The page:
Despite Barack Obama and Prince Harry’s budding friendship, it is “extremely unlikely” that the former President and First Lady of the United States will be invited to this year’s royal wedding, Duncan Larcombe tells TownandCountrymag.com.
In December, CNN reported that Prince Harry told the BBC he didn't want to "ruin that surprise," when asked if he would invite Obama, but Larcombe says he is "almost certain" that the Obamas will not be going to the wedding. The official invitations, however, have not been released.
Larcombe, a British journalist and biographer of Prince Harry: The Inside Story, adds that reports of the British government pleading for Prince Harry and Meghan Markle to exclude Michelle and Barack are likely true. “Diplomacy is very important,” he explains. “Harry and Meghan will be guided by the Foreign Office’s advice."
The Foreign Office, which is responsible for protecting and promoting British interests worldwide, typically advises inviting foreign royals, dignitaries, and diplomats to royal weddings, Larcombe says. At Prince William and Kate Middleton’s wedding in 2011, no heads of state were invited. Larcombe says he expects Harry to follow in his older brother’s footsteps.
“There were religious leaders, members of the royal family, and Commonwealth countries that were invited. I suspect that will be the same blueprint that [Meghan and Harry] will use," he says, adding that the British royal family have historically remained politically neutral. "It’s all very carefully orchestrated to make sure that
However, Larcombe acknowledges that Prince Harry and Obama have forged a very genuine friendship over the years. The pair were photographed together at the 2017 Invictus Games, Harry attended the first Obama Foundation Summit, Obama sent the newly engaged couple a congratulatory tweet in November, and Harry most recently interviewed the former president for the BBC.
Prince Harry interviews former US President Barack Obama as part of his guest editorship of BBC Radio 4's Today program.
“I think part of their understanding is that Harry served as a soldier at the time when Obama was Commander-in-Chief,” Larcombe explains. “But there’s a different friendship there, rather than like a business relationship.”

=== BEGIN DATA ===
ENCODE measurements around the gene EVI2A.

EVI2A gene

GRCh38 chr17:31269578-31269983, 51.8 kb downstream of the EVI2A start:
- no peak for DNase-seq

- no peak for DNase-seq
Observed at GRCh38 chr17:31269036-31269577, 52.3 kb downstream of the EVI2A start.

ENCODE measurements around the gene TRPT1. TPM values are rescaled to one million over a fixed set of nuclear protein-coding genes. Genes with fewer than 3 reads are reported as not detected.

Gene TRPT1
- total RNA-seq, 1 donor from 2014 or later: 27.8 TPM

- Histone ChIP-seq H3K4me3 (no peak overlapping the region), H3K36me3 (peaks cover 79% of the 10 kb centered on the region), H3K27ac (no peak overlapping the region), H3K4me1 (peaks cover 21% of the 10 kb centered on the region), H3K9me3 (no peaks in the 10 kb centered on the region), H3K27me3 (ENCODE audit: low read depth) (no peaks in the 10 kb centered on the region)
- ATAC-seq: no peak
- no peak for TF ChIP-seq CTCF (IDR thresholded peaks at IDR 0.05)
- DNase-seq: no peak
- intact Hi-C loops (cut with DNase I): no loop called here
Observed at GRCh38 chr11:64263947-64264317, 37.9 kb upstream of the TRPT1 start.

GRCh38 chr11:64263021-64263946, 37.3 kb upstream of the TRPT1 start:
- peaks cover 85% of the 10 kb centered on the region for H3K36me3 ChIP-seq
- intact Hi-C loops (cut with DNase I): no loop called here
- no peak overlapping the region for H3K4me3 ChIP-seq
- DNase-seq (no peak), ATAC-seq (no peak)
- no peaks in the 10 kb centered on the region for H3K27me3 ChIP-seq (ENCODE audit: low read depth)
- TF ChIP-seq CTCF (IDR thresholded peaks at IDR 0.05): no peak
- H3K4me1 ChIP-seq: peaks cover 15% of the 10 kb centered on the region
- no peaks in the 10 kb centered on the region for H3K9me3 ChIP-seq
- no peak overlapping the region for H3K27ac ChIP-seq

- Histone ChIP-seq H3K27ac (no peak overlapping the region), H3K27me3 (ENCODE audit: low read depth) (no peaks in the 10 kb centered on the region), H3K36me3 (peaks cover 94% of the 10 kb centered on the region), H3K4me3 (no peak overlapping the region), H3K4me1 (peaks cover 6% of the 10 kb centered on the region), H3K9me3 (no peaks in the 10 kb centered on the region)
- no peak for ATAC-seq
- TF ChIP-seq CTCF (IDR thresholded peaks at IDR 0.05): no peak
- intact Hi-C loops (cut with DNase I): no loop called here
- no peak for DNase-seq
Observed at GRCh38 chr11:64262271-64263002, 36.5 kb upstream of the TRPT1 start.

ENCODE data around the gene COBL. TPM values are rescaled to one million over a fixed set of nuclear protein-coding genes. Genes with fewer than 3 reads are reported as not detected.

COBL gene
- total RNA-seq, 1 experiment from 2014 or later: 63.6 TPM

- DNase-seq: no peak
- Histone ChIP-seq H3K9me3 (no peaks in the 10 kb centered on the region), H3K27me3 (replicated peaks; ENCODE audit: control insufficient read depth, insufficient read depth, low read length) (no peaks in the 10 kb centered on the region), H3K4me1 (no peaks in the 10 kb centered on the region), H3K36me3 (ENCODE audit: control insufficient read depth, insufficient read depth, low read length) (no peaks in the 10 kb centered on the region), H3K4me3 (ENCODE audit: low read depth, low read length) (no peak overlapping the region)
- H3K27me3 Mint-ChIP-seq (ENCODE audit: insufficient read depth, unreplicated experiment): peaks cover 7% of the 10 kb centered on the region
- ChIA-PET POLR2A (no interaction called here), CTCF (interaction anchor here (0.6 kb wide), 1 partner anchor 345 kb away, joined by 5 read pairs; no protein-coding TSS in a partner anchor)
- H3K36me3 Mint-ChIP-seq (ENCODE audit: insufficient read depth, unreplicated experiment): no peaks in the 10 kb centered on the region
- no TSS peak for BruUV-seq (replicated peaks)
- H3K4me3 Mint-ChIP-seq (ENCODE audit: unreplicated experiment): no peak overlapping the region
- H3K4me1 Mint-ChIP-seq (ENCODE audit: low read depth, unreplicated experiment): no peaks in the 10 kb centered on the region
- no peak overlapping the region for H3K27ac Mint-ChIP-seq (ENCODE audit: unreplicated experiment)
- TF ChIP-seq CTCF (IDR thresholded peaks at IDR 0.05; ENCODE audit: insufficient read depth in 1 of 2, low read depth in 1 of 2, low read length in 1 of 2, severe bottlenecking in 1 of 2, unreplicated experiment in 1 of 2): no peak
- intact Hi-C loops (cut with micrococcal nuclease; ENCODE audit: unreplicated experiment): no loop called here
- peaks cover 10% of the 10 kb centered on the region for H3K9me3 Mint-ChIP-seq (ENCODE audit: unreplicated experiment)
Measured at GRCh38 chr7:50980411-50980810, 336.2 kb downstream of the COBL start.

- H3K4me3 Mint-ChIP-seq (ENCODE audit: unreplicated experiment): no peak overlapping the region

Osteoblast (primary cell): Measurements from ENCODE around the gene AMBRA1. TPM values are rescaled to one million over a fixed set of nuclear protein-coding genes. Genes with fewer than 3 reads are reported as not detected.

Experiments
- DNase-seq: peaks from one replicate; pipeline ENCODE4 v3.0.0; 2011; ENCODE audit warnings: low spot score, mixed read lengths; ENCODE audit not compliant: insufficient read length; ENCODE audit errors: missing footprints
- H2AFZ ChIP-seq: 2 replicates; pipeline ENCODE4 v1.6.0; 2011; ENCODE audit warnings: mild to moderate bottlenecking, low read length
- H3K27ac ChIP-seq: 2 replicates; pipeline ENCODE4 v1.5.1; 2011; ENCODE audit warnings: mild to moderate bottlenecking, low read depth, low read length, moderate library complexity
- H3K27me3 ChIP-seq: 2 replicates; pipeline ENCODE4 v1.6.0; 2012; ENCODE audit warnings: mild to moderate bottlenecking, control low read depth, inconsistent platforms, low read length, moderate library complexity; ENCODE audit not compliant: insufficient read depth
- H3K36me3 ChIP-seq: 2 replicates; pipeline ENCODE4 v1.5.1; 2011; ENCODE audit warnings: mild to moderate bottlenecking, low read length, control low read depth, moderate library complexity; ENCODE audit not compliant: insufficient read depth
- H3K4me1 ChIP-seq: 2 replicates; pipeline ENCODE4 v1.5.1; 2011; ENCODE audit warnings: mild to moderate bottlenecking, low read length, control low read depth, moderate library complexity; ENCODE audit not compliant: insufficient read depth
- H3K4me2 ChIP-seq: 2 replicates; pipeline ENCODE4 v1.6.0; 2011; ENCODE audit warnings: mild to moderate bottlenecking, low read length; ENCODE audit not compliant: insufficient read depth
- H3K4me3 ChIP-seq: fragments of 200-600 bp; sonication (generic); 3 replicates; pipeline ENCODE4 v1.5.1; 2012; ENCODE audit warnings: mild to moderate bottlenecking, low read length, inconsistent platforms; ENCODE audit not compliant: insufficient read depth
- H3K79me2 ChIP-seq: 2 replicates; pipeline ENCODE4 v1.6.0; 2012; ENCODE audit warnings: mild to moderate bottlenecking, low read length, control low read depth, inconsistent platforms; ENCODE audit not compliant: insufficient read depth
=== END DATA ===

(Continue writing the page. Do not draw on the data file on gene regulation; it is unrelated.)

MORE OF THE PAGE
Larcombe adds that he expects Harry might reach out to Obama personally to explain since they are friends—and that Obama won't be offended. “I’m sure of all the people that would understand, it would be Barack Obama,” Larcombe says.
Despite Harry and Megan noticeable attempts at ripping up the royal rule book (case and point: their unconventional engagement photo shoot), Larcombe says he thinks that Harry will still heed the Foreign Office’s advice.
“[Harry and Meghan] are real people and they do want to do their own thing, but I think they’ll also be very conscious of the fact that, from a [public relations] point of view, any major mistakes… you could regret that for a very long time,” he says.
Another obstacle that Meghan and Harry will have to confront is the size of the venue. The couple announced that they will be getting married at St. George’s Chapel at Windsor Castle on May 19. The church has a maximum capacity of 900 guests, which Larcombe says is less than half the number of people invited to William and Kate’s wedding at Westminster Abbey, where 1,900 invites went out.
“I honestly think they will be tearing their hair out trying to work out the list and it has to go through so many hoops,” Larcombe adds. Because the invitations have to be approved by the government and the Queen, the final invitations are expected to go out about a month before the wedding.
This story originally appeared on Townandcountrymag.com.
* Minor edits have been made by the Townandcountry.ph editors.